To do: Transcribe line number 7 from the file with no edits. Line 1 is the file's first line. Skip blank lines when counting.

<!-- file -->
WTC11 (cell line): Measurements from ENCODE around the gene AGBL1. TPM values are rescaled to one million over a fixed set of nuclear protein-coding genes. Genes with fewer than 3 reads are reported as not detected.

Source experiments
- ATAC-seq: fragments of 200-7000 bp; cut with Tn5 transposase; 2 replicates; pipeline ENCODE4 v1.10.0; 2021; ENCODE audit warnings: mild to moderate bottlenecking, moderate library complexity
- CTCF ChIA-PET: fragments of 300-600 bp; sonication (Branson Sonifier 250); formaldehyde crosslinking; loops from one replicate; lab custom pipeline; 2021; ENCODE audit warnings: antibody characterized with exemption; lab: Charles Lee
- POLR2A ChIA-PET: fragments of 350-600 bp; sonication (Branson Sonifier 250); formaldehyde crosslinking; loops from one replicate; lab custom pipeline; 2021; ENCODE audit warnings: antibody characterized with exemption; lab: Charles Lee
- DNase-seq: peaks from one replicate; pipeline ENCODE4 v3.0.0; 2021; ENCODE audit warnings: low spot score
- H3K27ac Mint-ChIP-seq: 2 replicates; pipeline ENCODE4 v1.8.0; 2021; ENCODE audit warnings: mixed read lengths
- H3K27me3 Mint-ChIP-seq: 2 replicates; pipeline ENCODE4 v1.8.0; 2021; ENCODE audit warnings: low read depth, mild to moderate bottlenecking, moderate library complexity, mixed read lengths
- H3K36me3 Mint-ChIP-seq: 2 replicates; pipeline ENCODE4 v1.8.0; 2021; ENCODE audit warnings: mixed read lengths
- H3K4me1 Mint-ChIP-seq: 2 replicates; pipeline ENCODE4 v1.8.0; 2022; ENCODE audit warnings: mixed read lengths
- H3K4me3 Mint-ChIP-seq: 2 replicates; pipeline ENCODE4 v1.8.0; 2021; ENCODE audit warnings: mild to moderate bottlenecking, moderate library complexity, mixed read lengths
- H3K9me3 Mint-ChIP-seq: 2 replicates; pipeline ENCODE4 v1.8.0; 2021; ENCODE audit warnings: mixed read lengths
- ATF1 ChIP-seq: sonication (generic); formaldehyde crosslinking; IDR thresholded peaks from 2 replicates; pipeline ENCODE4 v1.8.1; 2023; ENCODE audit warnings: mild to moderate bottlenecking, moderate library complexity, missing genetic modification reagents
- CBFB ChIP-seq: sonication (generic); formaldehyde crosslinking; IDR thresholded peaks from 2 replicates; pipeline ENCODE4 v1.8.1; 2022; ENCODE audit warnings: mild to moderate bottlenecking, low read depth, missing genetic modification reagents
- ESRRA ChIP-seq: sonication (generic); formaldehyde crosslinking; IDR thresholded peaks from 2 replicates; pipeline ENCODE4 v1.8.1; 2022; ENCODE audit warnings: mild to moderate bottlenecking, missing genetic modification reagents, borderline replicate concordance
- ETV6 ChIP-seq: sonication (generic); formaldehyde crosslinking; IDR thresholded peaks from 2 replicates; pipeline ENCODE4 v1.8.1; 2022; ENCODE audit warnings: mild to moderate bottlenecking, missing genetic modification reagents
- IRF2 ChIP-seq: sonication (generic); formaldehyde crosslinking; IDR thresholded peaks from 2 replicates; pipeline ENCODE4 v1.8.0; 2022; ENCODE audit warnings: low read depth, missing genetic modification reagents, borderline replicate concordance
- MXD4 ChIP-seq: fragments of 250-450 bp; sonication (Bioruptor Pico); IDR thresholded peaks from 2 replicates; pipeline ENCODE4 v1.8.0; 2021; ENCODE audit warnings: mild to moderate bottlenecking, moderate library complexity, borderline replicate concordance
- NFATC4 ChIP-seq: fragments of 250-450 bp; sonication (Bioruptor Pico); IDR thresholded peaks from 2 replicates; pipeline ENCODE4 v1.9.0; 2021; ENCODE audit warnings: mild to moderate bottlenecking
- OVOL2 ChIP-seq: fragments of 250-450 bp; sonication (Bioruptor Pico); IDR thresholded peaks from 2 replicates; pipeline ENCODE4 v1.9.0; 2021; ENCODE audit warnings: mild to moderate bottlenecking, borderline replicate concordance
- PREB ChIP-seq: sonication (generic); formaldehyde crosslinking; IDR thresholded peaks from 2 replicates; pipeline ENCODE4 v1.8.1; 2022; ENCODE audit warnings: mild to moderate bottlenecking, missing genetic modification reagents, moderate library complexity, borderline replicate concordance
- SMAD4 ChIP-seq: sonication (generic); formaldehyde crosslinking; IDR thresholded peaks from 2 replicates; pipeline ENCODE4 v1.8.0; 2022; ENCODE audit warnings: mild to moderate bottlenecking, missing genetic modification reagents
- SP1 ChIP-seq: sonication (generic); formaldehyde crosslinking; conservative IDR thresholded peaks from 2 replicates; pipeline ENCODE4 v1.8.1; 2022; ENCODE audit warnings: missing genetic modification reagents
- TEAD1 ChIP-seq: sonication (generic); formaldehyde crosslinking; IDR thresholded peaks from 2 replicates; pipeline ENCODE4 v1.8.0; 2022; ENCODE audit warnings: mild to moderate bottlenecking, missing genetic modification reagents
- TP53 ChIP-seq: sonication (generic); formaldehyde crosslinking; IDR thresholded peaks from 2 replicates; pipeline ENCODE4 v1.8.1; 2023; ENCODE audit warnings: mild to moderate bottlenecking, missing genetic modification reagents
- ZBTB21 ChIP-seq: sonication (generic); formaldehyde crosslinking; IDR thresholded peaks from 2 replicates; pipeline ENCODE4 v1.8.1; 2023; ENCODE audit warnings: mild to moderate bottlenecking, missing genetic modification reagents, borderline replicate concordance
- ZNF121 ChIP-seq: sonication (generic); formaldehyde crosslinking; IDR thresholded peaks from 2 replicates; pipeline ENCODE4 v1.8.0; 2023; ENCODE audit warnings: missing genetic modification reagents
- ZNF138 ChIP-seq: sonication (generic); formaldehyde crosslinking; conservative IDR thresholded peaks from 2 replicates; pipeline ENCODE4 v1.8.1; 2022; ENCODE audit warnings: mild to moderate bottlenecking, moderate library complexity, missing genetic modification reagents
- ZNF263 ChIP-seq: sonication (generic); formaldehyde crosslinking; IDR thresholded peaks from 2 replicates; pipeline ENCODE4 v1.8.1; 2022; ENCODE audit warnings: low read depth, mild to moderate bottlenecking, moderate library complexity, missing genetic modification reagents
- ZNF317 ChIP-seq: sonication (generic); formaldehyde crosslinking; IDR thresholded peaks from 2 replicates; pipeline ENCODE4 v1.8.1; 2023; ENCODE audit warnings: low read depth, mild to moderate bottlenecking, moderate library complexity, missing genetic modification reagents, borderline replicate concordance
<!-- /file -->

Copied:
- H3K27ac Mint-ChIP-seq: 2 replicates; pipeline ENCODE4 v1.8.0; 2021; ENCODE audit warnings: mixed read lengths